– Cyberpunk RED Rulebook
By the time the bomb goes off, it’s unclear who beyond Thompson, Rogue, and Spider are left standing – though we get a good look at Adam Smasher
alive functioning and well in 2077 – though Kei Arasaka (Saburo’s favored son and CEO of the company) is allegedly killed as well. It’s also still unclear who was actually responsible for the bomb going off before it reached the basement.
The blast itself wasn’t big enough to destroy the city, but thousands were killed as the Arasaka towers and most of the city center was destroyed, and the filled bay it was all built on flooded a bunch of the inner city. In the aftermath, the MiliTech-backed US government stepped in with a force Arasaka effectively couldn’t match, and the Japanese government soon convinced the PMC to cease operations. Finally, under threat of nuclear retaliation against their Tokyo HQ, Arasaka was effectively banished from conducting any business in North America.
2024 – 2070: Reconstruction and Reunification
Much like iconic eras of the 20th century such as “The Summer of Love” or “The Great Depression,” the years immediately following the fourth corporate war are remembered as “The Time of the Red” due to a mix of debris and radioactive fallout circulating through the atmosphere turning the sky a violent shade of red that didn’t fully dissipate for nearly a decade.
The Fourth Corporate War had shattered nearly every cultural norm that had come to prominence since the 1980s. The global balance of power shifts away from corporations and back to national governments, with laws being put in place to demand at least some semblance of accountability in the face of any corporate malfeasance. Ultimately this just means that they have to be more discreet about their illegal operations, but it loosens the vice grip many corporate entities once had over most of the world’s population.
– Cyberpunk RED
With much of its industrial and commercial infrastructure destroyed or crippled, the world experienced something of a technological recession. As countries focused on rebuilding, the production and development of cyberware wouldn’t reach the levels it was at in 2020 for nearly 30 years. This may have been quicker if the Net were still around to share information, but after Bartmoss’s DataKrash it was so overloaded with rogue AIs and self-aware viruses that it was effectively written off as a digital wasteland. As the Net was eventually rebuilt via a series of local, national, and/or corporate hubs – though nowhere near as ubiquitous as it had been – the cybersecurity agency Netwatch developed The Blackwall – a digital barrier cordoning off the remnants of the Old Net from the new.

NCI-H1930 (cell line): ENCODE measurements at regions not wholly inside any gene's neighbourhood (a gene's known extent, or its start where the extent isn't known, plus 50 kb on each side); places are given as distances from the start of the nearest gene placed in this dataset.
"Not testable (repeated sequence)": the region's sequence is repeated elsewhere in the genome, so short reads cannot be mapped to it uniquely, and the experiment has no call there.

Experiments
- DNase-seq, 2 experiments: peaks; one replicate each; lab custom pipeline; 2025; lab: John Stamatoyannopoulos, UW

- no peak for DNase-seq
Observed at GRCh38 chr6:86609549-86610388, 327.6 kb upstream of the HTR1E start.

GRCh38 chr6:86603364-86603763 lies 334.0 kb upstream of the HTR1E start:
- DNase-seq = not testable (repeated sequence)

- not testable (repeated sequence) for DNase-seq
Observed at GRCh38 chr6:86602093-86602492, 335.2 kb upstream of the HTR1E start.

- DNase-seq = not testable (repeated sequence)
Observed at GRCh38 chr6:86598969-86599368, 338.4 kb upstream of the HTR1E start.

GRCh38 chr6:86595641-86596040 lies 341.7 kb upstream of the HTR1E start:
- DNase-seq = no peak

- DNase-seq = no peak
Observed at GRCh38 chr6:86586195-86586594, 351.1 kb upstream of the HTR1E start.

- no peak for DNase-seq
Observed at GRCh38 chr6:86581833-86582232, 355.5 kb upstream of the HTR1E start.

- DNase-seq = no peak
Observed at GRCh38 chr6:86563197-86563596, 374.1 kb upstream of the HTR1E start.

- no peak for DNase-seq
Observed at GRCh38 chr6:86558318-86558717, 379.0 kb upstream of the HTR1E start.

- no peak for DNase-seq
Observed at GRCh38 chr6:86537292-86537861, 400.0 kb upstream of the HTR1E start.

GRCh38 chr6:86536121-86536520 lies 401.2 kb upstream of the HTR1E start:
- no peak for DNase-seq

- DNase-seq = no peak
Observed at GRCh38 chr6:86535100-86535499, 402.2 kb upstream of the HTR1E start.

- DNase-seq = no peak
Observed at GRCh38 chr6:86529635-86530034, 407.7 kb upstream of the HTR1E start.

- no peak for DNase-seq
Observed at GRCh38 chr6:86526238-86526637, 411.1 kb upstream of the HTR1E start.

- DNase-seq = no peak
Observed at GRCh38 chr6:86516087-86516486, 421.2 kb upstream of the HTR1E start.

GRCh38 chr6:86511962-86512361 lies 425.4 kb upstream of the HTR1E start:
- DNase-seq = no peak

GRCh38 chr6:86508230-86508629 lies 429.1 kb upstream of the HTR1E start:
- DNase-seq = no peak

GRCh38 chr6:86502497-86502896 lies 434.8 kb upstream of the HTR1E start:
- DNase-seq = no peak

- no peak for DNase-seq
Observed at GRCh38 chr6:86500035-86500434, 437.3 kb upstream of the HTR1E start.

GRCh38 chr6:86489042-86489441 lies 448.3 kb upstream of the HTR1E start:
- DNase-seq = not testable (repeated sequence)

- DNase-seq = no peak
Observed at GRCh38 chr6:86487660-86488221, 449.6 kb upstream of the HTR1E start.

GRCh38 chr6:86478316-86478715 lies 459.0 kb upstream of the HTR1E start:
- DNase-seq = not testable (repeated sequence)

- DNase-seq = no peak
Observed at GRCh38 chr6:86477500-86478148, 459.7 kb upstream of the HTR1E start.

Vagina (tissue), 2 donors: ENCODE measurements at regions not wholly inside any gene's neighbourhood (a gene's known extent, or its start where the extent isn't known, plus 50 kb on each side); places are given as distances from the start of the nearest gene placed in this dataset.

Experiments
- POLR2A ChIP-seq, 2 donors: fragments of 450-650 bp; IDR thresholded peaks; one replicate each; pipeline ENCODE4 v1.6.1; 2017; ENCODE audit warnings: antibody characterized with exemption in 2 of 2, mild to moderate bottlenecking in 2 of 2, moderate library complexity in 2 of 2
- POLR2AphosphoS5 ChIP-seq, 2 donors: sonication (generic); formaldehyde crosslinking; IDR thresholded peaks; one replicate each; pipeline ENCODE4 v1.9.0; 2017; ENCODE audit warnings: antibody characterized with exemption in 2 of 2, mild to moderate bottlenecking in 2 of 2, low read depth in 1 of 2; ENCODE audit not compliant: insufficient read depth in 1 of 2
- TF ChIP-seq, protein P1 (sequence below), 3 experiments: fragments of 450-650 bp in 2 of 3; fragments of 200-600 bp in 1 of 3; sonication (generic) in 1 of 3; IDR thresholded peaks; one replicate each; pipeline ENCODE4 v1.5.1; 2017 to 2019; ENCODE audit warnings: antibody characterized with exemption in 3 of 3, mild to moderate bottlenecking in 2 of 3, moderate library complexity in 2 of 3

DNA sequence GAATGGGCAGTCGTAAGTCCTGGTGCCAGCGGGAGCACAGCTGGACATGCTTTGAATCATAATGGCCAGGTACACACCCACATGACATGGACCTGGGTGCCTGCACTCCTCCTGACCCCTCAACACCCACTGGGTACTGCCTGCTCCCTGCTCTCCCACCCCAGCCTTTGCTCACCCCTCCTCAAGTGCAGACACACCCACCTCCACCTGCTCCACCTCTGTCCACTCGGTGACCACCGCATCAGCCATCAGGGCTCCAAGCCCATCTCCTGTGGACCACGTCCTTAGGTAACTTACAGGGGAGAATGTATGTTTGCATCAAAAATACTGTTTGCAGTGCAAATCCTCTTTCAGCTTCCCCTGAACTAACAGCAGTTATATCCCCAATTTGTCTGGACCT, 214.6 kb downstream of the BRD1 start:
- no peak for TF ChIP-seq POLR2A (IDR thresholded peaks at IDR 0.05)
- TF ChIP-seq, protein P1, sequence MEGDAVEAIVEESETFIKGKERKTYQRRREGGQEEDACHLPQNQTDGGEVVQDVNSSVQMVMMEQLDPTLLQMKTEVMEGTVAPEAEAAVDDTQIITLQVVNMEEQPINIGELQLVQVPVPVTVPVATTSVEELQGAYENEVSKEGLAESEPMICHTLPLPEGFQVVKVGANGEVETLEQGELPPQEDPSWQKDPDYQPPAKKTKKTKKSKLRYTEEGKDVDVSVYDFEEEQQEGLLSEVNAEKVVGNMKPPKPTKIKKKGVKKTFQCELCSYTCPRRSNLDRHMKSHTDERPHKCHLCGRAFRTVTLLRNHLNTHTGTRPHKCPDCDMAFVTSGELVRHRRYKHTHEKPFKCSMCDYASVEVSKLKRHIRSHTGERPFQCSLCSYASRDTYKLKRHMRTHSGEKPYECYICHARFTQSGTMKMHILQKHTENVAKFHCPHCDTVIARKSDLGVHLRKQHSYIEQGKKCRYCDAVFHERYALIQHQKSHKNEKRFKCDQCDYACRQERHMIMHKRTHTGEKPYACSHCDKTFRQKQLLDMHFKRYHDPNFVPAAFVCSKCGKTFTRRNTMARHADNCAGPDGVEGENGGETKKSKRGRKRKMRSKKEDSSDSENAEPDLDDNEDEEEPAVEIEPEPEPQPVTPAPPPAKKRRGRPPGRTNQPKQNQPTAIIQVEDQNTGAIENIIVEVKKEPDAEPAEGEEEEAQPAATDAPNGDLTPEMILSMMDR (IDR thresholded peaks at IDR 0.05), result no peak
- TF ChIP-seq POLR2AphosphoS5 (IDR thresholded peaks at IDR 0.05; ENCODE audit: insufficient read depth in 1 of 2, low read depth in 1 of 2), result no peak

Amid all this, Night City – along with several others that had been abandoned during or after The Collapse – rebuilt itself, thanks mostly to Nomad supply chains and corporate philanthropy (aiding in reconstruction efforts was the best option for the old megacorps to regain the trust they’d lost in the wars). The “New United States” – which was really just the east coast and some inland states, with most of the central and western territories remaining independent from the government in Washington, D.C., which – failed to provide any meaningful aid, instead trying to leverage offers of assistance against the free states’ hesitancy to rejoin the union.
This “Reunification” effort by the NUSA government eventually escalated as what remained of the former superpower declared war on the independent territories in 2069. Night City found itself wedged in the middle as Southern California rejoined the States and the northern Free State refused – though managed to avoid being drawn into the fight thanks to the help of an unlikely ally: Arasaka.
The security giant had been covertly assisting many of the Free States’ resistance, but when its private military became directly involved it instantly made the Feds back down – they knew they couldn’t afford a large-scale conflict or risk another global crisis. In 2070, a treaty between the remaining free states and the NUSA was signed, and Night City was designated an “international free city,” exempt from the laws of both the New US Government and the Free State of NorCal – to the immense delight of megacorps everywhere, not least of all Arasaka, who wasted no time setting up their new American HQ right on top of the ruins of the old one.
And that pretty much brings you up to speed. The monitors may have changed from CRT to LCD, but Night City is once again a good old-fashioned hive of corporate greed and violent crime. Sure there are still plenty of questions left unanswered, like exactly who grabbed up Johnny’s digital consciousness when the towers fell, and what happened to Arasaka’s real area-denial nuke – because they definitely had one down there – or, at the very least, has kibble released any new flavors in the last 50 years?
Once Cyberpunk 2077 is out, you can count on us for the answers to… most of those questions. In the meantime, why not check out our interviews with Cyberpunk’s original creator about how the latest PnP edition, Cyberpunk Red, bridges the gap to the video game, and of course our thoughts on the game after 16 hours straight in Night City.
JR is a Senior Editor at IGN who wants you to check out the tabletop version of Cyberpunk, too. If you do, tell him all about it on Twitter.